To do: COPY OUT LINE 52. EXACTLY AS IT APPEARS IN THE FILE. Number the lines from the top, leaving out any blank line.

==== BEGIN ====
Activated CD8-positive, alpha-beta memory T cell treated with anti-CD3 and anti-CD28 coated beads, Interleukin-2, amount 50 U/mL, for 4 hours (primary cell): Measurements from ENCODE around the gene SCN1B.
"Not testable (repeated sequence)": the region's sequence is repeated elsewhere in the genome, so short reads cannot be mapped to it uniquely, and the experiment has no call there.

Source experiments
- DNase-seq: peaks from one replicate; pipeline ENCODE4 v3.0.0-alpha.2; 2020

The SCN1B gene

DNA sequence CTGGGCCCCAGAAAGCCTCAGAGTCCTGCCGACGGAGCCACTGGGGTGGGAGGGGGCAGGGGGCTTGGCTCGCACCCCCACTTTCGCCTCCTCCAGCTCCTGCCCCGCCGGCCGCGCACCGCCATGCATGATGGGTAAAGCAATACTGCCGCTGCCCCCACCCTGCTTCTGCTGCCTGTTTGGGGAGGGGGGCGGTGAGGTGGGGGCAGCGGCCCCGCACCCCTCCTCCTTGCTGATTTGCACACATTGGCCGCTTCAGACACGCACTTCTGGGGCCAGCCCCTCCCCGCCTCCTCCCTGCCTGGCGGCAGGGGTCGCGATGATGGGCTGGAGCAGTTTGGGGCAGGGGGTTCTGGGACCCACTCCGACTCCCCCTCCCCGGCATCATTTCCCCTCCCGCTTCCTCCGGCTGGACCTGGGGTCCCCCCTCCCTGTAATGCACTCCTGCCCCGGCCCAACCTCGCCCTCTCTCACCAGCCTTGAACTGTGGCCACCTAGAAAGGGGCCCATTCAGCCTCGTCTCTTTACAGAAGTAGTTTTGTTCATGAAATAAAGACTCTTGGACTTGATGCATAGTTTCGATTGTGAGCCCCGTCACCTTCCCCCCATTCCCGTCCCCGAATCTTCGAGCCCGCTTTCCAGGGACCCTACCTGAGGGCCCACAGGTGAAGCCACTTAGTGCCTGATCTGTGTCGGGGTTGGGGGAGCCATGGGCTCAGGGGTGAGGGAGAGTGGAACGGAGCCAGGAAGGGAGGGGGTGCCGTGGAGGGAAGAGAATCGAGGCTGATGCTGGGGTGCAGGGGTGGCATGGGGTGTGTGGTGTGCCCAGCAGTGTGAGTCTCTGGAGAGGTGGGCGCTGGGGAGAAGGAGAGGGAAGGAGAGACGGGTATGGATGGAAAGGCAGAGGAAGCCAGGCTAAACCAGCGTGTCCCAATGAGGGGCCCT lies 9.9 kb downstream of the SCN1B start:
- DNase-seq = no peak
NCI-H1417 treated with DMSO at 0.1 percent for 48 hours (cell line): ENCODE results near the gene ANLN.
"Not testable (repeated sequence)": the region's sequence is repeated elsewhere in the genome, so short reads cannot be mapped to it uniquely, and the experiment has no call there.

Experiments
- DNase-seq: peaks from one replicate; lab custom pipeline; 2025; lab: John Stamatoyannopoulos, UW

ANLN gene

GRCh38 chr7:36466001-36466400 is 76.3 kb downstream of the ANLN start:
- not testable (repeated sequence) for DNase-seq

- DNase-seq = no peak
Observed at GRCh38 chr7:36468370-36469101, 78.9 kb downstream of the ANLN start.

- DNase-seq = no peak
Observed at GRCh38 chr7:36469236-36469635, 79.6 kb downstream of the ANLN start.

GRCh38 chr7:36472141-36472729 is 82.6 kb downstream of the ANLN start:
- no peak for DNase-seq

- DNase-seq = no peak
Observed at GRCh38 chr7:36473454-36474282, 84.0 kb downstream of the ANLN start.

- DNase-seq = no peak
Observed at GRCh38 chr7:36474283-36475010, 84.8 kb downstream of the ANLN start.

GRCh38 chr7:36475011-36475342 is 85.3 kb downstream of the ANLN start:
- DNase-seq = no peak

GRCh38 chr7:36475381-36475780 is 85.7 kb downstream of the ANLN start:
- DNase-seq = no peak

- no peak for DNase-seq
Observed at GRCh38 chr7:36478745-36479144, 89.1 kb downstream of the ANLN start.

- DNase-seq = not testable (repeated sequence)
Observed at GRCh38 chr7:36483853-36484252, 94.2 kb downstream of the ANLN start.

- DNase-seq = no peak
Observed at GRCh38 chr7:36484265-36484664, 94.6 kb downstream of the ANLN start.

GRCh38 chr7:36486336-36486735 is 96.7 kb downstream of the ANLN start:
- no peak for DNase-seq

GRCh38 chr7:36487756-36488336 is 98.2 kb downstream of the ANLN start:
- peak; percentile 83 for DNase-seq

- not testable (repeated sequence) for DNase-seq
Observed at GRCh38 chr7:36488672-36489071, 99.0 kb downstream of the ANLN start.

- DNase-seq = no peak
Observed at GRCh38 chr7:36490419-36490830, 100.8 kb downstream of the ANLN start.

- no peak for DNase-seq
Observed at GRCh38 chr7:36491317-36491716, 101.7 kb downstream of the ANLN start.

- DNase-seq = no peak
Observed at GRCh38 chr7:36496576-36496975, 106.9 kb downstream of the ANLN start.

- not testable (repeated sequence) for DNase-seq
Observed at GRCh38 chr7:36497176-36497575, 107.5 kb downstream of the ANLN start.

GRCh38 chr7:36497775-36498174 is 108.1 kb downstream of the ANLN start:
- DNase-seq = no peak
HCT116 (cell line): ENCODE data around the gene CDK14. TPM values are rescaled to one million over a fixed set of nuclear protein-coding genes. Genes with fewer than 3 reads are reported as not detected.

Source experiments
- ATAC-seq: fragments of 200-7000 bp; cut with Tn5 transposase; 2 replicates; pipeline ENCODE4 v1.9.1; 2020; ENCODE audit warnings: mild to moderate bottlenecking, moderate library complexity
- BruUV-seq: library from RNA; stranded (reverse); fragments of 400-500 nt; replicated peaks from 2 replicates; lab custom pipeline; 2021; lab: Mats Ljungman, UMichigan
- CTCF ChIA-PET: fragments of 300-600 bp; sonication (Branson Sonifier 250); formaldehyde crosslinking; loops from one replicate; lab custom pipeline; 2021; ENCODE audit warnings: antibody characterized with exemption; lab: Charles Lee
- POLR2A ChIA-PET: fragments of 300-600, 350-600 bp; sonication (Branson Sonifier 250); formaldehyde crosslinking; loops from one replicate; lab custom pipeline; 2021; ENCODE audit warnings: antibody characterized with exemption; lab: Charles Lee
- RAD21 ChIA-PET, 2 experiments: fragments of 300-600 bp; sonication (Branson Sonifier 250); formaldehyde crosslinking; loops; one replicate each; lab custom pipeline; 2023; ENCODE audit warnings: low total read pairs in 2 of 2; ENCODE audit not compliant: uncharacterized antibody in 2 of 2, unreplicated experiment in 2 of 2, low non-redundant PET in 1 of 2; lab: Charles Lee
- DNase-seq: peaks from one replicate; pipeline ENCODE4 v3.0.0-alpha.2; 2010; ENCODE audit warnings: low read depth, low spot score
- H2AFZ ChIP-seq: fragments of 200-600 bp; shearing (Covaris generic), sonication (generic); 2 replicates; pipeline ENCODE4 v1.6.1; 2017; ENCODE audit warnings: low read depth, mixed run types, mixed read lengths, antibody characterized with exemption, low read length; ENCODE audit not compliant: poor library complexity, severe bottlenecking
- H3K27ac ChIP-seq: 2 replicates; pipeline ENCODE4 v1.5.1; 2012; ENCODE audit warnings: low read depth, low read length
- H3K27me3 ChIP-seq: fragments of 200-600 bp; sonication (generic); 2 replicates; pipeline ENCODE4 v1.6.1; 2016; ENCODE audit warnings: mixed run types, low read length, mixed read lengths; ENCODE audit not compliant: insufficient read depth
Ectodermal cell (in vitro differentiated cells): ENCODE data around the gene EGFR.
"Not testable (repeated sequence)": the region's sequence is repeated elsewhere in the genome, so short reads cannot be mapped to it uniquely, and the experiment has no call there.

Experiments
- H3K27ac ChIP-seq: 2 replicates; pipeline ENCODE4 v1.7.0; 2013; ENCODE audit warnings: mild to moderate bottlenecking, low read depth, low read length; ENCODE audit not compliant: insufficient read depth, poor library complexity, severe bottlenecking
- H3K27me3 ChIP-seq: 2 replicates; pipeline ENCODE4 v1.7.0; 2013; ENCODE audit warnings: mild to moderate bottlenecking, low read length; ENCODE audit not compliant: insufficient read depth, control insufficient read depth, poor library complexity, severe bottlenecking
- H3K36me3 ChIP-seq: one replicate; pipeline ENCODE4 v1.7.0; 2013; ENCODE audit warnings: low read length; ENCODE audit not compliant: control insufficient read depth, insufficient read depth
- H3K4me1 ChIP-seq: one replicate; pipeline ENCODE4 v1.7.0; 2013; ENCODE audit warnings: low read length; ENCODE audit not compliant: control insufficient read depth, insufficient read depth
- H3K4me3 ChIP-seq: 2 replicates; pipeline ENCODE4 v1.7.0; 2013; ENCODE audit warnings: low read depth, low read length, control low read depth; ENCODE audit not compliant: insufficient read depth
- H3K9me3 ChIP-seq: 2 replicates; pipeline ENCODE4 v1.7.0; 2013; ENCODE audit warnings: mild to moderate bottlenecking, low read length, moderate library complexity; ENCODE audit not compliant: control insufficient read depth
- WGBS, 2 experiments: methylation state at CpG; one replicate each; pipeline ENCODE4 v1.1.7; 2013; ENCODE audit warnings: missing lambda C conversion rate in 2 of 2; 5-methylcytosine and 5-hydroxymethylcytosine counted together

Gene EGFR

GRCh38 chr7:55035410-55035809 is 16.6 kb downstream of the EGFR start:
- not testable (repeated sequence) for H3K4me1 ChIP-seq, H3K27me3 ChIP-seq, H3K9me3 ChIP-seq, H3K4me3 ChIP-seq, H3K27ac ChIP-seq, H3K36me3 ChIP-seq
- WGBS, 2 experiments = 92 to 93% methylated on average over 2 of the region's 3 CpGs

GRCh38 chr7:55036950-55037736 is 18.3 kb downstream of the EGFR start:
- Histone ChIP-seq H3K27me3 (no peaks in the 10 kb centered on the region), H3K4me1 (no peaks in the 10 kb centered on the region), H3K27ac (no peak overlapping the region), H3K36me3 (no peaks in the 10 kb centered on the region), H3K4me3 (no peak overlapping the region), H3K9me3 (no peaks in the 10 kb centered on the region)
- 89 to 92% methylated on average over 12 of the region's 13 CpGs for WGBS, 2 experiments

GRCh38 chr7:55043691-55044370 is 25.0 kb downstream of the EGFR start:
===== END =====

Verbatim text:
Source experiments